Talking to Children About Charlotte's Protests and Violence

Advice From Our Charlotte Parent Editor


Image provided by Shutterstock

Our own Queen City is in turmoil. A tragic event has emotions running high enough to cause a backlash of tense protesting. The shooting that occurred Tuesday in Charlotte placed North Carolina on a notorious map outlining the growing division between law enforcement and communities they serve. 

While we can, as parents, limit our children's exposure to the media in an effort to protect them from some of the harshest scenes and coverage, when it hits so close to home, the news literally becomes the talk of the town. So, how to we address these sensitive issues with our children as well as use them as a way to help mold our children into the people we aspire them to become? 

Michele Huggins, editor of our sister magazine Charlotte Parent who also lives in Charlotte, wrote a poignant piece that is well worth the read. In a description of what it is like to parent young children in the midst of the chaos, she shares these basic points:

1. When your child brings it up — or someone around you — use the moment as a gateway for discussion.

2. Stick to facts and keep it simple, using terms that are age-appropriate.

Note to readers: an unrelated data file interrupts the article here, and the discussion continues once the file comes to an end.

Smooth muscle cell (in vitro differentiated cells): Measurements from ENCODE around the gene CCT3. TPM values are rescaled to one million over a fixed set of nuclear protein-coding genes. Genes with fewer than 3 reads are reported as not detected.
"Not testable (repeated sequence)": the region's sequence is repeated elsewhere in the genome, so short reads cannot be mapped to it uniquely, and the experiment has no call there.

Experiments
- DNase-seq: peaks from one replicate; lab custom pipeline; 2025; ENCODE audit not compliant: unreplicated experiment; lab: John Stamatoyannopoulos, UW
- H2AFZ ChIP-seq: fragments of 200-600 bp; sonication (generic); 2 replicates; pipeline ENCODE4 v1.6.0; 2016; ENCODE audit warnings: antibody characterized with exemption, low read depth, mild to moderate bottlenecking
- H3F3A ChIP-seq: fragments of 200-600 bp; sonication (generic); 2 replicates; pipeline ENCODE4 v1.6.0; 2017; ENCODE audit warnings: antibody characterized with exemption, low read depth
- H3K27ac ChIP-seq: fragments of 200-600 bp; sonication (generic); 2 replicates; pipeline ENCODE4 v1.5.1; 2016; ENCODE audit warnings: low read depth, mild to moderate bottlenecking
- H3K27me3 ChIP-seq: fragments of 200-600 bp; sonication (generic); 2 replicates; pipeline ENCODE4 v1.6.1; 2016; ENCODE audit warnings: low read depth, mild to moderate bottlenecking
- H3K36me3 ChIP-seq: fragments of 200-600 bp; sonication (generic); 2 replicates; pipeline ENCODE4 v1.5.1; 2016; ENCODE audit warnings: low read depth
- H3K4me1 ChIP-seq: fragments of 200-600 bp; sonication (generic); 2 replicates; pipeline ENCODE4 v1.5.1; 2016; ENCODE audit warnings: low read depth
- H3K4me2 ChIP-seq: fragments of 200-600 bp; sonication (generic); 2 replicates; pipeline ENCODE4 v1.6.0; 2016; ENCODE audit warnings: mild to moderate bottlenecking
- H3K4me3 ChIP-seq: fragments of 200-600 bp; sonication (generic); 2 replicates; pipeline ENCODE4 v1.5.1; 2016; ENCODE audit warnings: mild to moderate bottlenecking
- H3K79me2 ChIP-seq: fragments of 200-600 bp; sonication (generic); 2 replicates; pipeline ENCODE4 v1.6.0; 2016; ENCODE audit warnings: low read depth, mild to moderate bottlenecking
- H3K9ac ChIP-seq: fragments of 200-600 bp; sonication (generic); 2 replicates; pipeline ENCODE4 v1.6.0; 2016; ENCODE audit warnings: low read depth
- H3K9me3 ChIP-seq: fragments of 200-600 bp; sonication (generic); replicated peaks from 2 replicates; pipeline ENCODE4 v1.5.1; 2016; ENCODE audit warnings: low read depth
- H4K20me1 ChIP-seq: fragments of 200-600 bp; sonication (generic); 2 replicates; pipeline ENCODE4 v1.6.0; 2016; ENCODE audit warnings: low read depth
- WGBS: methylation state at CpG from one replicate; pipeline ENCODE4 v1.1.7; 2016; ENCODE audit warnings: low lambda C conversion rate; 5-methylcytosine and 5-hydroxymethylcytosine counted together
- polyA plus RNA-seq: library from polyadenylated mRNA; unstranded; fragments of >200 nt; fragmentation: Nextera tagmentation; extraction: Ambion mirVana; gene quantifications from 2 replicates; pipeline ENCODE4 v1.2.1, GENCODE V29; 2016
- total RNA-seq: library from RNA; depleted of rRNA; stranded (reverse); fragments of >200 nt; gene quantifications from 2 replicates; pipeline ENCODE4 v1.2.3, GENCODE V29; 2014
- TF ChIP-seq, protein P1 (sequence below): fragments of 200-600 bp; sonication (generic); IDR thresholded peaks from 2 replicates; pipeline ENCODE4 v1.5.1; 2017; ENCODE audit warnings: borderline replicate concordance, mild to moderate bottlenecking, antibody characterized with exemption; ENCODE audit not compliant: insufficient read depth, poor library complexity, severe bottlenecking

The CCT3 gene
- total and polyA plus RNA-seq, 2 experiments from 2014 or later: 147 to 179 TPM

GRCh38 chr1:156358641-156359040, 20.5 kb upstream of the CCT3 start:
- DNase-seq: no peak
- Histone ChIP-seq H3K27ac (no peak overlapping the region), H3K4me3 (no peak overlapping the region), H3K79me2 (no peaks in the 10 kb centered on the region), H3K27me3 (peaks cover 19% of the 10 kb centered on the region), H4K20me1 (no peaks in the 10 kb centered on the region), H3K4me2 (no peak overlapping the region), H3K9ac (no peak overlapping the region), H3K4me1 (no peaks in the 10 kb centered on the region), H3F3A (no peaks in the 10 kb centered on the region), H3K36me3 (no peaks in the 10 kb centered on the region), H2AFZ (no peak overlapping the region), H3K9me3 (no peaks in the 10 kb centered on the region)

3. Explain that fact-gathering is still happening and the full, true story is not yet complete.

4. Discuss and validate feelings.

5. Use the topic as a gateway into a discussion on how to handle anger, conflict and other strong emotions.

6. Listen and respond accordingly. If they want to talk more, talk. If they have feelings to share, let them share. If they have questions, acknowledge and answer them. If they need some alone time, let them have some space.

"Over and over, I have seen our community come together and address tough and divisive issues productively. I believe this community has the will and ability to do this now. Please join me in showing our children and the nation we can stand together peacefully." ~Charlotte-Mecklenburg Schools Superintendent Ann Clark 

To read Huggins' article, click here

We are hopeful that the unrest in our neighbor city will soon settle, the conflicts will be successfully resolved and our children, with our guidance, will grow in thoughtful peace and harmony. 

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